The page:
Many drivers seem to suffer from ‘indicatoritis’. This disease disables the ability to indicate or signal when turning left, right, starting to move out from the side of the road or over-taking. The drivers suffering from this seem under the delusion that other road users and drivers can read their minds. This infection seems to have reached epidemic proportions as so many Malaysian drivers frequently show symptoms of the disease and live under the impression that we are a nation of ‘mind-readers’. ‘Indicatoritis’, like many other traffic diseases, can end in DEATH!

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Some drivers think it ‘cool’ to drive as if they are not in control of their vehicles. They don’t know how to slow down when approaching a junction, a potential obstacle, or when turning. Another type of odd behavior is to accelerate when approaching an obstacle or a slower moving vehicle backing out at right angles to the road ahead. The idea here seems to be to squeeze into the remaining space that hasn’t yet been occupied by the vehicle that is backing out without slowing down. They would be less stressed out if they simply stopped and politely allowed the vehicle backing out to complete its manoeuvres and then safely continue on their way. Blood pressure need not shoot up!

The kiasu attitude is clearly seen in drivers following a slow-moving vehicle. Frequently, as soon as you indicate that you are about to overtake a slower moving vehicle such as a lorry or bus that you are following, you can be absolutely sure that someone from behind will immediately accelerate to overtake at that very moment you are going to pull out from behind the slow-moving vehicle.

There seems to be an insane fear that they will be ‘doomed’ to follow the slow-moving vehicle if they allow you to overtake it first. All I can say is, they ‘doom’ themselves to such a fate.

In reality, it is safer to overtake when there’s no one coming in the opposite direction or behind you, especially when you are on the highway.

Then there are the tail-gaters and ‘bum kissers’. These love driving bumper-to-bumper without any safe braking-space. They seem to like courting legal action. Perhaps they hope to collect court awards in so-called compensation or they enjoy gambling for money from their insurers. These are another category of road irritants that may cause road-rage and avoidable pile-ups. Contrary to the impression they may have, hitting another vehicle from behind is usually legally unfavourable to them as it is up to the driver behind to keep a safe distance from the vehicle ahead.

007, Formula One and Tokyo/KL drift…?

A number of drivers subscribe to “Hollywood” or “Bollywood” driving, in which they think they are acting in a car-chase scene, where they may cause much destruction, inevitable injury and possible death. Currently, such dangerous drivers appear to be only occasionally curbed by law enforcement authorities despite the obvious danger they pose to the public at large.

Moreover, certain drivers appear to give more thought to their imagined ‘coolness’ as in the movies than to road safety. Symptoms of this mentality are seen in ‘souped-up’ cars with under chassis-lighting and blinding bluish-white headlights switched on at full beam when driving at night in a built-up area with road lighting.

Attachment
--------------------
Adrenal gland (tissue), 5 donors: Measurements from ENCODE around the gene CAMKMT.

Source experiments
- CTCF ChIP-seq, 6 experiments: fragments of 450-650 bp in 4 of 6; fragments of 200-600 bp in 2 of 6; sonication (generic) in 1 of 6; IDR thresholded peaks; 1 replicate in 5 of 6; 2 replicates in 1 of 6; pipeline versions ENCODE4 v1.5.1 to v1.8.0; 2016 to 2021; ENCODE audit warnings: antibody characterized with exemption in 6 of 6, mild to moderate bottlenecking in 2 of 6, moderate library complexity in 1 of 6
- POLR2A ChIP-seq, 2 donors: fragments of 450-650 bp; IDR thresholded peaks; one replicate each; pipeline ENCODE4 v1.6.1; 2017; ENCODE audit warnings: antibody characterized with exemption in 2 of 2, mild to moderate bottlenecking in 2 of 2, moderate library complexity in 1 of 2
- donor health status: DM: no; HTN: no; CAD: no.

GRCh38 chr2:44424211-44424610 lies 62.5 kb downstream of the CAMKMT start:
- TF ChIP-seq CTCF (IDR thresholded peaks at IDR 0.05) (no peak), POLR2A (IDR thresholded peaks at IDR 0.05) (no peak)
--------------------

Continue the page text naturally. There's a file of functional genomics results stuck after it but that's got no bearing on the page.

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These motorists characteristically speed in highly populated areas, not only endangering pedestrians and other road users but also serving to blind other drivers with those glaring bluish-white headlights. To do this seems to have become the ‘fashion’ in Penang – perhaps one of the reasons for the potentially high traffic accident rates. Late evenings and nights seem to be the time when some drivers throw all road safety rules to the wind. Perhaps the moon has a bad effect on them.

Others imagine they are qualified for Formula One and are actually participating in a Grand Prix outside the Sepang race track. The ‘go’ signal at the traffic lights means they have to ‘win’ by all means, forgetting all safety and traffic rules. How they acquired driving licences in the first place is beyond me. Some even ignore red lights.

Wonder what someone like Michael Schumacher or Fernando Alonso would think of this. If you knew anything about Formula One drivers, you would be aware that these highly qualified experts who test cars for safety are the greatest advocates of road safety and adhere strictly to traffic regulations in their countries. Formula One drivers rarely get into trouble on a normal road.

The different example of such ‘psycho-driving’ egged on by the kiasu attitude are so numerous that it is impossible to list them all in a single article. I have seen so many instances of such suicidal lunacy that seems to be taken as normal driving practice in Malaysia and which, in a weird way, our people are extremely proud of exhibiting to the world. It is like hailing vehicular lunatics as national heroes of our time! No wonder the ‘Mat Rempit’ and ‘vigilantes’ run wild in this country.

Maybe the Federal Government, Transport Ministry, Commercial Vehicle Licensing Board(CVLB) and Police don’t mind Malaysia having such a notorious international reputation!

Still, ordinary Penangites typically will carry on with a shrug of their shoulders, shake of their heads and continue mumbling, “Kiasu Boh Kiasi O!…” Our indiscipline and willful ignorance continues as we keep our daydreams of achieving ‘developed’ country status, blaming God, Fate, Luck, other people and whatever else for our self-made tragedies.

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The views expressed in Aliran's media statements and the NGO statements we have endorsed reflect Aliran's official stand. Views and opinions expressed in other pieces published here do not necessarily reflect Aliran's official position.